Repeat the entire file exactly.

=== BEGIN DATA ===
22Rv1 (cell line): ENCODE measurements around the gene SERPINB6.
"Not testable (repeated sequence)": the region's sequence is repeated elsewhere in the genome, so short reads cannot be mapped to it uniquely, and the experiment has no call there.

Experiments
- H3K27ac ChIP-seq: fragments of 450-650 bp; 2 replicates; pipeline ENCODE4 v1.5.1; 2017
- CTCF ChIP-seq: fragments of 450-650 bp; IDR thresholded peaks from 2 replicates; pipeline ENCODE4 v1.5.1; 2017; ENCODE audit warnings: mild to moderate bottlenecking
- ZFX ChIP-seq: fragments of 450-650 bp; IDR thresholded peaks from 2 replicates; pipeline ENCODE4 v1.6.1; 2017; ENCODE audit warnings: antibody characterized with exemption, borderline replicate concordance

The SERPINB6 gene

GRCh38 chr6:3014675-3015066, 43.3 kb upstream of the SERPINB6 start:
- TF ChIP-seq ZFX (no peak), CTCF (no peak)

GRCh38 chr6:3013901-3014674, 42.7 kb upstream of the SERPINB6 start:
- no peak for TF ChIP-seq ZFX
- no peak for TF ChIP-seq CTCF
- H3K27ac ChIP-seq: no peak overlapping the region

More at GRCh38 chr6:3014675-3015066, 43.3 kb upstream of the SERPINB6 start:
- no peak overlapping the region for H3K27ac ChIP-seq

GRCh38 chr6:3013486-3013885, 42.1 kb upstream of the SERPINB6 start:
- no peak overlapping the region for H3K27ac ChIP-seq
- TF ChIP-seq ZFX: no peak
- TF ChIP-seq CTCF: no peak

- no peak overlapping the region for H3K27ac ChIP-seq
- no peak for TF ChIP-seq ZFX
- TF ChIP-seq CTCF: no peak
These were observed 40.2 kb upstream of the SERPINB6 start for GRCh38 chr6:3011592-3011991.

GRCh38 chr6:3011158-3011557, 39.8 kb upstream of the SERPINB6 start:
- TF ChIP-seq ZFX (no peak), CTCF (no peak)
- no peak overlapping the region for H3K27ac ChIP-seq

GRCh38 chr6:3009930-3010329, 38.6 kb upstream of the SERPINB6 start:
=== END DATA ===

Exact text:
22Rv1 (cell line): ENCODE measurements around the gene SERPINB6.
"Not testable (repeated sequence)": the region's sequence is repeated elsewhere in the genome, so short reads cannot be mapped to it uniquely, and the experiment has no call there.

Experiments
- H3K27ac ChIP-seq: fragments of 450-650 bp; 2 replicates; pipeline ENCODE4 v1.5.1; 2017
- CTCF ChIP-seq: fragments of 450-650 bp; IDR thresholded peaks from 2 replicates; pipeline ENCODE4 v1.5.1; 2017; ENCODE audit warnings: mild to moderate bottlenecking
- ZFX ChIP-seq: fragments of 450-650 bp; IDR thresholded peaks from 2 replicates; pipeline ENCODE4 v1.6.1; 2017; ENCODE audit warnings: antibody characterized with exemption, borderline replicate concordance

The SERPINB6 gene

GRCh38 chr6:3014675-3015066, 43.3 kb upstream of the SERPINB6 start:
- TF ChIP-seq ZFX (no peak), CTCF (no peak)

GRCh38 chr6:3013901-3014674, 42.7 kb upstream of the SERPINB6 start:
- no peak for TF ChIP-seq ZFX
- no peak for TF ChIP-seq CTCF
- H3K27ac ChIP-seq: no peak overlapping the region

More at GRCh38 chr6:3014675-3015066, 43.3 kb upstream of the SERPINB6 start:
- no peak overlapping the region for H3K27ac ChIP-seq

GRCh38 chr6:3013486-3013885, 42.1 kb upstream of the SERPINB6 start:
- no peak overlapping the region for H3K27ac ChIP-seq
- TF ChIP-seq ZFX: no peak
- TF ChIP-seq CTCF: no peak

- no peak overlapping the region for H3K27ac ChIP-seq
- no peak for TF ChIP-seq ZFX
- TF ChIP-seq CTCF: no peak
These were observed 40.2 kb upstream of the SERPINB6 start for GRCh38 chr6:3011592-3011991.

GRCh38 chr6:3011158-3011557, 39.8 kb upstream of the SERPINB6 start:
- TF ChIP-seq ZFX (no peak), CTCF (no peak)
- no peak overlapping the region for H3K27ac ChIP-seq

GRCh38 chr6:3009930-3010329, 38.6 kb upstream of the SERPINB6 start: